Republicans block 'tampon tax' ban in Tennessee

More than a dozen states have eliminated 'discriminatory' sales tax

Alex Woodward
New York
Thursday 13 February 2020 22:18
Officials are debating whether to exempt menstruation products from state sale tax in Tennessee, among more than 30 states that imposes a so-called "pink tax".
Officials are debating whether to exempt menstruation products from state sale tax in Tennessee, among more than 30 states that imposes a so-called "pink tax".

Republicans in Tennessee may block tampons, pads and cups from the state's three-day tax "holiday" that exempts certain goods from a 7 per cent sales tax, drawing fire from critics as states across the US continue to mount challenges against so-called "tampon taxes" for necessary health products.

Proposed legislation would allow feminine hygiene products to be sold tax-free on the last weekend in July as families prepare for the start of the school year in the fall.

State senator Joey Hensley suggested blocking the proposal because people will likely stock up on those products during the tax-free holiday if "there's really no limit on the number of items anybody can purchase".

He later defended his comments, saying that he isn't against the idea of feminine hygiene products being eligible for the tax-free holiday, but he said he's "concerned that the possibility of people purchasing large quantities had not been factored in when determining the cost of the legislation".

The tax-free holiday would apply to certain back-to-school goods like clothing and school supplies ($100 or less) as well as computers ($1,500 or less).

A fiscal note attached to the bill says that people in the state spend roughly $120 on those products annually. With a 7 per cent sales tax rate, the elimination of a "tampon tax" would cost the state only $132,700 annually.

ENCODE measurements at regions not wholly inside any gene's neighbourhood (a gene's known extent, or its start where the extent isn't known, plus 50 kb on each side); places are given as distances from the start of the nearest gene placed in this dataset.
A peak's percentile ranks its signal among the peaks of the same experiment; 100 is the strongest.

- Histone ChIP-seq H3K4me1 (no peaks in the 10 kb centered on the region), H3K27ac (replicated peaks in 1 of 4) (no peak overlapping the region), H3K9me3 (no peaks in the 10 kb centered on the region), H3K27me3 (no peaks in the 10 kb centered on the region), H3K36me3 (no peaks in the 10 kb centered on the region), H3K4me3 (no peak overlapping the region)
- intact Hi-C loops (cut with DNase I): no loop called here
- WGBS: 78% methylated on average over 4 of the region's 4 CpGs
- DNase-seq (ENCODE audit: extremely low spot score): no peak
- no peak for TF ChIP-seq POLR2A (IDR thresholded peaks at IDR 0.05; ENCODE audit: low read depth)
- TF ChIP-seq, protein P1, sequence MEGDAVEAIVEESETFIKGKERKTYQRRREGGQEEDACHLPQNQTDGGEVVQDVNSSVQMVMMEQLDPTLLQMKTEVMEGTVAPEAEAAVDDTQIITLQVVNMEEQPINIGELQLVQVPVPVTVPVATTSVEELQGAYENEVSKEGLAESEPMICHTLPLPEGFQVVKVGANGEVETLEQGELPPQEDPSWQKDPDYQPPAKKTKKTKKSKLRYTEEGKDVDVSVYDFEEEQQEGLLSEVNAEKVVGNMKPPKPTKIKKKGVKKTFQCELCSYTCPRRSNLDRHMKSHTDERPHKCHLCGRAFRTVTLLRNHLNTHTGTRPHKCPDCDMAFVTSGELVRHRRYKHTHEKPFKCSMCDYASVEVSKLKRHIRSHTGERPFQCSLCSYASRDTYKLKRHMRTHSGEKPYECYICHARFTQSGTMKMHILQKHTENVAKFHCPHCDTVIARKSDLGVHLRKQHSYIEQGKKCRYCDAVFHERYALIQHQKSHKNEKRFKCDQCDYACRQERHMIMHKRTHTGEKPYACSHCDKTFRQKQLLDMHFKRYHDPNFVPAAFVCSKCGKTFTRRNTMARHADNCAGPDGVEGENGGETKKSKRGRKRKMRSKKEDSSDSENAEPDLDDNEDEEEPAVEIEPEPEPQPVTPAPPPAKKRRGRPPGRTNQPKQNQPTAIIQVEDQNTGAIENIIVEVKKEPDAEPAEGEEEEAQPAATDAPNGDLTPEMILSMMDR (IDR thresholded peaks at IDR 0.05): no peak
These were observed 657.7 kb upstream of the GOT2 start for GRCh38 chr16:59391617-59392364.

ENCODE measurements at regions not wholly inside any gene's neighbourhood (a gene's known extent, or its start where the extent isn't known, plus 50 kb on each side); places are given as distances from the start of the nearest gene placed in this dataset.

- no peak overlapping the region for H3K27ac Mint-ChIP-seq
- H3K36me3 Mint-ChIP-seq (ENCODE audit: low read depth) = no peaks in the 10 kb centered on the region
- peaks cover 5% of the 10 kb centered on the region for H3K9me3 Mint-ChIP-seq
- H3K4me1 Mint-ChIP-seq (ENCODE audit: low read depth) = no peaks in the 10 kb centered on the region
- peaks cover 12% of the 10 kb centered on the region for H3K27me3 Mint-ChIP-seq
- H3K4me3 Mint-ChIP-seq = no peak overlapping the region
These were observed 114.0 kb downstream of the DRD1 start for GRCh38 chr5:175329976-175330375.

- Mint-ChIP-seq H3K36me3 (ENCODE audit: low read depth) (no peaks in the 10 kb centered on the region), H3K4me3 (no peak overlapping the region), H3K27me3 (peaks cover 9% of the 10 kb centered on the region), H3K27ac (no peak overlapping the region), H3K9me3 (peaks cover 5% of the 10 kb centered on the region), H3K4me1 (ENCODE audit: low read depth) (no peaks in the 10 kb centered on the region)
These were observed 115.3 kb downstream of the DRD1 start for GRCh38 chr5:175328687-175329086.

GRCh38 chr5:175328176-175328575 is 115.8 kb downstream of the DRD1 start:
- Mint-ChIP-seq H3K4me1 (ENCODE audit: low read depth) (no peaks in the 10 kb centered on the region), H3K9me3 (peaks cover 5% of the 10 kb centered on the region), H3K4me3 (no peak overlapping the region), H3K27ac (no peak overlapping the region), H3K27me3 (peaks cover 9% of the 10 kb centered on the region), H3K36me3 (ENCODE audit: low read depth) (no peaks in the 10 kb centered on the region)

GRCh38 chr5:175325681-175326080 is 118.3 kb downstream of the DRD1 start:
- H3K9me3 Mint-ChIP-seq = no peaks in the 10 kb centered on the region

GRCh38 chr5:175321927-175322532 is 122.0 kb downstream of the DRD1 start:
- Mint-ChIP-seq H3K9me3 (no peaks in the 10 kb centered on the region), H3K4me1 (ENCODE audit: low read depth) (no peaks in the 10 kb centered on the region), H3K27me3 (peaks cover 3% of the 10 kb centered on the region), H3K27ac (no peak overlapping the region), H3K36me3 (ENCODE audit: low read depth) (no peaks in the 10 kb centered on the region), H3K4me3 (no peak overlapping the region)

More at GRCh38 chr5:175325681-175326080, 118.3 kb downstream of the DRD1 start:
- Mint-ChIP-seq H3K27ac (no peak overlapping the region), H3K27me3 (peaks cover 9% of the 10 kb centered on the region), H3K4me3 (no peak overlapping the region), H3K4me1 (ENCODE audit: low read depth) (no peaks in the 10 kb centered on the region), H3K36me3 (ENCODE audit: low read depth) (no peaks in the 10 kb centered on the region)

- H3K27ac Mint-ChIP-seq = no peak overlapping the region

Democratic state senator Sara Kyle, addressing Mr Hensley's comments, said: "I would hope they would buy as much as they can, but in the first place they don't have these types of funds or they wouldn't be asking for this type of effort ... These people just don't have funds, and I'm trying to remove this barrier."

The state government turned down a similar attempt in 2017 to repeal the sales tax against "any product to be used by women with respect to menstruation".

Over the last few years, several states have repealed taxes on tampons, pads, cups and other products that amount to thousands of dollars in discriminatory "pink" taxes, critics argue.

Thirty-three states continue to charge sales tax on those products, despite being a necessity for roughly half the population of the US. Several organisations have campaigned for "menstrual equity" — ensuring equal access to health as well as the availability of those products in schools, prisons and elsewhere — while calling for the nationwide elimination of state sales taxes on those products, often pointing to the apparent hypocrisy in charging sales tax on a box of tampons but not erectile dysfunction medicine.

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